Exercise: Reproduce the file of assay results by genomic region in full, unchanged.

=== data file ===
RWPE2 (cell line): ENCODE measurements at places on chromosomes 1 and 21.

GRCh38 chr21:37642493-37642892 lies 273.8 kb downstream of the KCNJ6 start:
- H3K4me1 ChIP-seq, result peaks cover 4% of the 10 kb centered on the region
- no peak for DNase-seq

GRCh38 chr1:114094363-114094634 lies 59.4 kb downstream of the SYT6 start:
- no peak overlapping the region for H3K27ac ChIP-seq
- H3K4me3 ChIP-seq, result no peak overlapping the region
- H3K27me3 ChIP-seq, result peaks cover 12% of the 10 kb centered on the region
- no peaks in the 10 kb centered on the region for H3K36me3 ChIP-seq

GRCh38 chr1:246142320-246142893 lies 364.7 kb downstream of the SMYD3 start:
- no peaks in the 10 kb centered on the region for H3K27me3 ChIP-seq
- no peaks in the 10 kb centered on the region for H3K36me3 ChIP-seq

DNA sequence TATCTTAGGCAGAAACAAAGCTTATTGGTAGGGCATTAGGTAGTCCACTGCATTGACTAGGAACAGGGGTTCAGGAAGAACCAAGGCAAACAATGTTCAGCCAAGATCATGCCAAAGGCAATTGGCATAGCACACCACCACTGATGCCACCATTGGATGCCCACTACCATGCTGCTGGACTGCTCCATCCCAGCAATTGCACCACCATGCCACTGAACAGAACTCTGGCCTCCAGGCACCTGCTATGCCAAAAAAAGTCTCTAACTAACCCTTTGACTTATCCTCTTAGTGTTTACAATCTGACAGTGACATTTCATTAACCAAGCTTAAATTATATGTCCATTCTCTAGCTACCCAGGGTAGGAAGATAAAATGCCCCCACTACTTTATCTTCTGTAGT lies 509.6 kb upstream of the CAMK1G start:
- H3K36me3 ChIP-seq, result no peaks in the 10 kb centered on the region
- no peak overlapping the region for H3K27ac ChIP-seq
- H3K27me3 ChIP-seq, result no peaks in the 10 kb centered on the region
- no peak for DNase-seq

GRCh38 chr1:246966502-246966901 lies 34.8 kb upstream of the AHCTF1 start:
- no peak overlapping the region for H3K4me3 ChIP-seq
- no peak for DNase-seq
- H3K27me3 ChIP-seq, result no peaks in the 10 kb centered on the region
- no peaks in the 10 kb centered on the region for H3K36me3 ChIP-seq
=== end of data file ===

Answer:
RWPE2 (cell line): ENCODE measurements at places on chromosomes 1 and 21.

GRCh38 chr21:37642493-37642892 lies 273.8 kb downstream of the KCNJ6 start:
- H3K4me1 ChIP-seq, result peaks cover 4% of the 10 kb centered on the region
- no peak for DNase-seq

GRCh38 chr1:114094363-114094634 lies 59.4 kb downstream of the SYT6 start:
- no peak overlapping the region for H3K27ac ChIP-seq
- H3K4me3 ChIP-seq, result no peak overlapping the region
- H3K27me3 ChIP-seq, result peaks cover 12% of the 10 kb centered on the region
- no peaks in the 10 kb centered on the region for H3K36me3 ChIP-seq

GRCh38 chr1:246142320-246142893 lies 364.7 kb downstream of the SMYD3 start:
- no peaks in the 10 kb centered on the region for H3K27me3 ChIP-seq
- no peaks in the 10 kb centered on the region for H3K36me3 ChIP-seq

DNA sequence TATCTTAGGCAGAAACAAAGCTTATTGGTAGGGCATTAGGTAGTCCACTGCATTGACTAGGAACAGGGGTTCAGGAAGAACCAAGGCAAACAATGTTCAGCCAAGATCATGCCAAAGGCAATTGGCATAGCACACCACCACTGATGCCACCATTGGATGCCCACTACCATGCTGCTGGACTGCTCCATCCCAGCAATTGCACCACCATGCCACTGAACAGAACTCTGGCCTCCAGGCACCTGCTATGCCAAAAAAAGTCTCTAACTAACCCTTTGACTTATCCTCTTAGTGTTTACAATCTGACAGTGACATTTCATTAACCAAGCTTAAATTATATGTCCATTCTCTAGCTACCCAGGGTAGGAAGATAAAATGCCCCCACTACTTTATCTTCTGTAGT lies 509.6 kb upstream of the CAMK1G start:
- H3K36me3 ChIP-seq, result no peaks in the 10 kb centered on the region
- no peak overlapping the region for H3K27ac ChIP-seq
- H3K27me3 ChIP-seq, result no peaks in the 10 kb centered on the region
- no peak for DNase-seq

GRCh38 chr1:246966502-246966901 lies 34.8 kb upstream of the AHCTF1 start:
- no peak overlapping the region for H3K4me3 ChIP-seq
- no peak for DNase-seq
- H3K27me3 ChIP-seq, result no peaks in the 10 kb centered on the region
- no peaks in the 10 kb centered on the region for H3K36me3 ChIP-seq